Recent news accounts were florid and frighteningly detailed. They went far beyond serving the useful purpose of warning the city's citizens. Women, particularly those who lived alone, were terrified. The sale of handguns and deadbolt locks went up fifty percent the week after the third murder, and the SPCA ran out of dogs—a phenomenon which, of course, made the front page, too. Yesterday, the infamous and prizewinning police reporter Abby Turnbull had demonstrated her usual brass by coming to my office and clubbing my staff with the Freedom of Information Act in an unsuccessful attempt at getting copies of the autopsy records.

Crime reporting was aggressive in Richmond, an old Virginia city of 220,000, which last year was listed by the FBI as having the second-highest homicide rate per capita in the United States. It wasn't uncommon for forensic pathologists from the British Commonwealth to spend a month at my office to learn more about gunshot wounds. It wasn't uncommon for career cops like Pete Marino to leave the madness of New York or Chicago only to find Richmond was worse.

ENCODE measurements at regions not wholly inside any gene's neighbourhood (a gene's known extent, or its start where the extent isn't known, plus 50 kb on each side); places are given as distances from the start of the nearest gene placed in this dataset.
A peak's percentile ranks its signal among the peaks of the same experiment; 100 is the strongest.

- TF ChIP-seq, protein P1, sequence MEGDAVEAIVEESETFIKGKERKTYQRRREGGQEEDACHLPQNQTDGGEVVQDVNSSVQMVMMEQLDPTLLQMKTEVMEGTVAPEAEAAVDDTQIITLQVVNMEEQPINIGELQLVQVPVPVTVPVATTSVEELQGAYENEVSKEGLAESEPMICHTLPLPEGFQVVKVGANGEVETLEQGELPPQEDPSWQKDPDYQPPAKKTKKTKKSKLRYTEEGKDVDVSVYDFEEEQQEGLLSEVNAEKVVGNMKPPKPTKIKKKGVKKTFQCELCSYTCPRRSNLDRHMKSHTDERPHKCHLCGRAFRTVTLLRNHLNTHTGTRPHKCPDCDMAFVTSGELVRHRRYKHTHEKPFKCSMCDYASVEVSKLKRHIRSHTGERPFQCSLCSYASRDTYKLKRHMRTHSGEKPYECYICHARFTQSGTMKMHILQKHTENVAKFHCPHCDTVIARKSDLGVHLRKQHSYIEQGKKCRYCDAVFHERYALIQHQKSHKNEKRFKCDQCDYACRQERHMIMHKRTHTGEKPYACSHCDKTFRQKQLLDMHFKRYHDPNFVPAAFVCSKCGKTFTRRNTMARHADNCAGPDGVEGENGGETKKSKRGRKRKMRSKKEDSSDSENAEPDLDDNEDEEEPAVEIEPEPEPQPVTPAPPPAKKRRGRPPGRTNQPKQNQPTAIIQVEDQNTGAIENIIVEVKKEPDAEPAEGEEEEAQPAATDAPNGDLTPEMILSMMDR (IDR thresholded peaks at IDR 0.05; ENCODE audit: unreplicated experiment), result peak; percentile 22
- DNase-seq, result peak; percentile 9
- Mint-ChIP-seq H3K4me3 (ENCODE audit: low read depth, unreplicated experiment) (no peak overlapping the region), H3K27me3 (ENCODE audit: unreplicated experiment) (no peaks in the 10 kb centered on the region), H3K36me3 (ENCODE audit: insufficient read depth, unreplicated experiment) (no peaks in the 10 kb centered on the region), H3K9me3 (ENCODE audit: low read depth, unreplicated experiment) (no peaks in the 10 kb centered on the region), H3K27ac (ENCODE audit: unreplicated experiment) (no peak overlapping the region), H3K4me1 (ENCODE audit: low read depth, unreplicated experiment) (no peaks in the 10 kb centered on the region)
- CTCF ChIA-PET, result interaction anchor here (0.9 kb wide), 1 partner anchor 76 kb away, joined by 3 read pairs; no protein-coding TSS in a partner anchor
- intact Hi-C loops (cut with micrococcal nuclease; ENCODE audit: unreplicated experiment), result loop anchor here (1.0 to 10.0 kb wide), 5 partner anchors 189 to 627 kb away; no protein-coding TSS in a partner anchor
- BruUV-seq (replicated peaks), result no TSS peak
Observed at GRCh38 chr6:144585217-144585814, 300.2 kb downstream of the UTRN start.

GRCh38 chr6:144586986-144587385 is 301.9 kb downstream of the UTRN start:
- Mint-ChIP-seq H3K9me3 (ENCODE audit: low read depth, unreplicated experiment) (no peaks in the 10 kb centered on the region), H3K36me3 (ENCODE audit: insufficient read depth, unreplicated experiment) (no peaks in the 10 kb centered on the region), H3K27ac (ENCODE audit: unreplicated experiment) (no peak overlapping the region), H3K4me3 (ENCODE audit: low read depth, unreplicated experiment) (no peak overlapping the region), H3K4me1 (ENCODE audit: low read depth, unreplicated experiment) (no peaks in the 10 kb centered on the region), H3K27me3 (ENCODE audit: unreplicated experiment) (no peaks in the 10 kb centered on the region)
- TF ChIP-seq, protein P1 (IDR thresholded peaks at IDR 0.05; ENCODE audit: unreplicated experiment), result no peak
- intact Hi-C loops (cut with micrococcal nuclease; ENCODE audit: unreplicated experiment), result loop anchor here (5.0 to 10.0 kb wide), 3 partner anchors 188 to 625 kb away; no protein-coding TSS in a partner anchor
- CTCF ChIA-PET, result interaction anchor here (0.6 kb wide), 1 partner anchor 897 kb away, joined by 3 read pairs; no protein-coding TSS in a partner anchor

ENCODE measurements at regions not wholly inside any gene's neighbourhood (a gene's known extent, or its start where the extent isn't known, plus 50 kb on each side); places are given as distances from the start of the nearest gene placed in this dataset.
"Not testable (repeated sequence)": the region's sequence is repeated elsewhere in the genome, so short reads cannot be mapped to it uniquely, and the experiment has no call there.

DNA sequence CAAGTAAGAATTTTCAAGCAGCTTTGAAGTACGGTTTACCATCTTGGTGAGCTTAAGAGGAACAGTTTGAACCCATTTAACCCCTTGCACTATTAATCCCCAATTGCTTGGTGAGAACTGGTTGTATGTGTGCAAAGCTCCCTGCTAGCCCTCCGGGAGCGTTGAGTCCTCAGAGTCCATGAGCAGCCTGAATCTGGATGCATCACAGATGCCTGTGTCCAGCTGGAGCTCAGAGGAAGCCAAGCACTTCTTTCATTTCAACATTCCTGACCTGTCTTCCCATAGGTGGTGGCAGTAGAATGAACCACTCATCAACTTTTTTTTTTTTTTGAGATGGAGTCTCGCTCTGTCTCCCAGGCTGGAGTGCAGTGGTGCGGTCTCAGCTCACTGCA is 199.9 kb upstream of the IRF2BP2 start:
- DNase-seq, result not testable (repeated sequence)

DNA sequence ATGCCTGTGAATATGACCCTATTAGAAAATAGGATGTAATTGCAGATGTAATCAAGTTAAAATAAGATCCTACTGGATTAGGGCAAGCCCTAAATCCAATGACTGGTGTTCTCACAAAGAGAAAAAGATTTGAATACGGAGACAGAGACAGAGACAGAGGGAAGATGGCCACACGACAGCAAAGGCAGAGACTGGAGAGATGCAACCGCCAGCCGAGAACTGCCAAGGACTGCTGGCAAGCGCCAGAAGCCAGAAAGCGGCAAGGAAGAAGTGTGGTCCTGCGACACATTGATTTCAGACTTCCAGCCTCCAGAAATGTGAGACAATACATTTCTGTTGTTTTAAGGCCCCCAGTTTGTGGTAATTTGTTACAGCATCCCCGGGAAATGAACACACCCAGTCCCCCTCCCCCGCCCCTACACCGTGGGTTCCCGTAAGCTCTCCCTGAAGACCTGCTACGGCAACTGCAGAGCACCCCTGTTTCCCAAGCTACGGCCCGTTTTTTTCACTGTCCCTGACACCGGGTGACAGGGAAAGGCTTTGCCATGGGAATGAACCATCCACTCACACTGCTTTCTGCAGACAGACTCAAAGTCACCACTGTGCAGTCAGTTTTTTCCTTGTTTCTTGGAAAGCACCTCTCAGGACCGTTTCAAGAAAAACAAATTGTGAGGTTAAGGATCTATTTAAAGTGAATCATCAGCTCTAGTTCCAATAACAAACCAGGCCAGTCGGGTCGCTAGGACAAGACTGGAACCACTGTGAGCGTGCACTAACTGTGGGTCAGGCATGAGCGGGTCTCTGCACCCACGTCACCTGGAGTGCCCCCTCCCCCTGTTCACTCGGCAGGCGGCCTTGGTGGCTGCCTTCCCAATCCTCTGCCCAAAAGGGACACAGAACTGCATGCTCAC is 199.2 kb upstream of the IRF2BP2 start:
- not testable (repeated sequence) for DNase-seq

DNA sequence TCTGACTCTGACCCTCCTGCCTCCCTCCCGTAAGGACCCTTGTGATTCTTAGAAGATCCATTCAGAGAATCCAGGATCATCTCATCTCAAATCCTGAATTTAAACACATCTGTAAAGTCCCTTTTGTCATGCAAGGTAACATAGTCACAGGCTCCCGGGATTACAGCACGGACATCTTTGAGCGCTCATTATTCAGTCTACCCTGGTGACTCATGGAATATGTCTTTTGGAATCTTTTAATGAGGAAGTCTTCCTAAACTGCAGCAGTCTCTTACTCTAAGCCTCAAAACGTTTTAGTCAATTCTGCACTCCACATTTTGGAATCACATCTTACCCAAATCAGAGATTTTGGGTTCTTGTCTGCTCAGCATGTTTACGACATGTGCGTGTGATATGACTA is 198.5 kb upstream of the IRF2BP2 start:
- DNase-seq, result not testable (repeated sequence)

What was uncommon were these sex slayings. The average citizen can't relate to drug and domestic shootouts or one wino stabbing another over a bottle of Mad Dog. But these murdered women were the colleagues you sit next to at work, the friends you invite to go shopping or to stop by for drinks, the acquaintances you chat with at parties, the people you stand in line with at the checkout counter. They were someone's neighbor, someone's sister, someone's daughter, someone's lover. They were in their own homes, sleeping in their own beds, when Mr. Nobody climbed through one of their windows.

Two uniformed men flanked the front door, which was open wide and barred by a yellow ribbon of tape, warning: CRIME SCENE—DO NOT CROSS.

"Doc." He could have been my son, this boy in blue who stepped aside at the top of the steps and lifted the tape to let me duck under.